Tart Rhubarb Compote: Muted in Color But Not in Flavor

Casey Barber

by Casey Barber on May 1, 2014

Pity the ugly foods—the brown sauces and beef stews, the muddy curries and sautéed greens—that are phenomenally flavorful but sadly unpretty on the plate. These dishes are the bane of food photographers everywhere: challenging to style and shoot, stubbornly refusing to take orders and sex it up for the camera. Even an ingredient that might be vibrant when raw, like the stems of rainbow chard or a bouquet of spinach, can turn dingy and dull when cooked to tenderness.

So it is with rhubarb, which might glow more brightly than a neon sign in its natural state but can slump into an olive-tinged-with-lavender hue as it softens under heat. Is it a coincidence that these spring stalks are most often paired with berries, amping up the natural blush of the plant and making it more visually palatable? As a kid, I refused to eat rhubarb on sight alone. Cooked down with strawberries, it became invisible and I was parentally hoodwinked into falling in love with the vegetable. (Yes, it’s a veg! Another reason that rhubarb is so deceptive!)

tart rhubarb compote, via goodfoodstories.com
These days, I have no such hangups about what food looks like on my plate. I’m not the kind of gal who styles my meal when I’m not cooking for the camera and pulling a plate of leftovers together at 9:00 pm. I don’t care what it looks like when I’m starving, and I might even be mushing things up in the pot to make them reheat more quickly.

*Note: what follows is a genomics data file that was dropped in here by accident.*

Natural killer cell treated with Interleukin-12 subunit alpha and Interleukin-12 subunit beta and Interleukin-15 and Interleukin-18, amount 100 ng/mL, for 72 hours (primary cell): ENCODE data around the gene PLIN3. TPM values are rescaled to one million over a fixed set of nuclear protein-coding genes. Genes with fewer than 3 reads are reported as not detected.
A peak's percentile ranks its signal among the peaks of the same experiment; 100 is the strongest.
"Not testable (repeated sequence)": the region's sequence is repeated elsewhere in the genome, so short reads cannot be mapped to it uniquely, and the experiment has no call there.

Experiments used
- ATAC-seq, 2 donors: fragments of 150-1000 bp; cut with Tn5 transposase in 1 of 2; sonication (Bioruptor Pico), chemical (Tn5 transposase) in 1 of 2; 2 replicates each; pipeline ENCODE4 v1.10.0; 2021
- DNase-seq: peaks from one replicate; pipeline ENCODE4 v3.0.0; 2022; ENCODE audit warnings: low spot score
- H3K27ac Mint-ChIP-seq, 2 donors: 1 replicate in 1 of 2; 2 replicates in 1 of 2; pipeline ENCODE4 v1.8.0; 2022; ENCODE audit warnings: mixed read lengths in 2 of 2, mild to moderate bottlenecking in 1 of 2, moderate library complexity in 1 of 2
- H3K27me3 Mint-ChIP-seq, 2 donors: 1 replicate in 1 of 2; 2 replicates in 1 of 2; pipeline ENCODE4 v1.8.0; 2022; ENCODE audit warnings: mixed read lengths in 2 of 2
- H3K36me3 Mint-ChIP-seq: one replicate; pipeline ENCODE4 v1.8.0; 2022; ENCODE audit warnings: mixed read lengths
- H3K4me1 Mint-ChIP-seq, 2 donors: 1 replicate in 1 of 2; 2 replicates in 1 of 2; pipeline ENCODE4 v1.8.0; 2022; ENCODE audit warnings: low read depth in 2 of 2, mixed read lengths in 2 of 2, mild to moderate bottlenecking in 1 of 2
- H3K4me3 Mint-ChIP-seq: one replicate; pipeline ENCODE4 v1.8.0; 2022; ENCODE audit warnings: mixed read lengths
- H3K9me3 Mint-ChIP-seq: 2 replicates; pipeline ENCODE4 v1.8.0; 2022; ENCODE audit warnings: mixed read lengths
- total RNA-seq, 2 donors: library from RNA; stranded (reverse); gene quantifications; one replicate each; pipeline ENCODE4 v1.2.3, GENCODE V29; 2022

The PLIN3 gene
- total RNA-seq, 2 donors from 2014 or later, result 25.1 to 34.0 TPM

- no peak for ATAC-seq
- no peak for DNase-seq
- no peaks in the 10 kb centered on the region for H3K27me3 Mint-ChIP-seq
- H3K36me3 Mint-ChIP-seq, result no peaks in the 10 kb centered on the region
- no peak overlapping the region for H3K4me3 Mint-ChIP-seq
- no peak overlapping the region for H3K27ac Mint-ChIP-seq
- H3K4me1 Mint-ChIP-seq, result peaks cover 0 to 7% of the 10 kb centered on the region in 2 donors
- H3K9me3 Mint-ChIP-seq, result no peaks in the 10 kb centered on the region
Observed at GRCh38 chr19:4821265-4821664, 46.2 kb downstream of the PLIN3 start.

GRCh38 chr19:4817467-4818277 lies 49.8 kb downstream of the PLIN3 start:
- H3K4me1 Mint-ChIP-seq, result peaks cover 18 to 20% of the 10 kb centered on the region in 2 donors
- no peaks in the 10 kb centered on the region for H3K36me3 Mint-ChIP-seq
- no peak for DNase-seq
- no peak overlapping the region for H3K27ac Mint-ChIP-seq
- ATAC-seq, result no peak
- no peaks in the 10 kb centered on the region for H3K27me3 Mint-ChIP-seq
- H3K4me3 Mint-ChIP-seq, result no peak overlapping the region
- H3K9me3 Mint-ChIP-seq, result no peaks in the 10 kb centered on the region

But when I am cooking for others, I have a reputation to uphold. And a surefire way to make cooked rhubarb look like the prettiest girl at the prom (as Zeek Braverman would say) is to put it next to something even more visually unappetizing but even more irresistible to eat. For me, that’s paté.

A lush wheel of goat cheese cloaked in an ashy rind has nearly the same effect. But that’s something I might eat for dinner on its own any night, and for sheer decadence, give me a terrine of moussed-up liver any day. A cracker topped with a smear of paté and a blob of rhubarb compote is not a thing of beauty—it’s a study in beiges and browns, one of the most depressing real-life Rothkos you’ll ever see—but it’s a Technicolor blend of tastes. Need more color? Try rhubarb compote in place of the traditional mayo in a banh mi that’s been spread lavishly with paté.

banh mi with rhubarb compote, via goodfoodstories.com
When I eat rhubarb with something so densely fatty and rich, I want it to be tart. Not sour—a bowl of unsweetened rhubarb is something you’d serve to your worst enemy—but tart, managed by a few spoonfuls of sugar that really do more than make the medicine go down. They brighten the mood immensely and bring out the best flavors in each stalk.

Pretty much every rhubarb recipe in the universe includes orange juice or zest in its ingredient lineup, but I think the citrus takes something away from the true flavor of the rhubarb. I’ve tried combinations six ways to Sunday, and the one I love most is what follows: barely any adornment, just a hint of ginger and sweet balsamic vinegar to balance the fresh and tangy.

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{ 2 comments… read them below or add one }

Lisa May 1, 2014 at 11:06 am

Looks (and sounds) amazing to me!

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Gburg May 2, 2014 at 5:32 pm

Easy to make and it looks as thiough it makes a great addtion to a lot of dishes.

Reply

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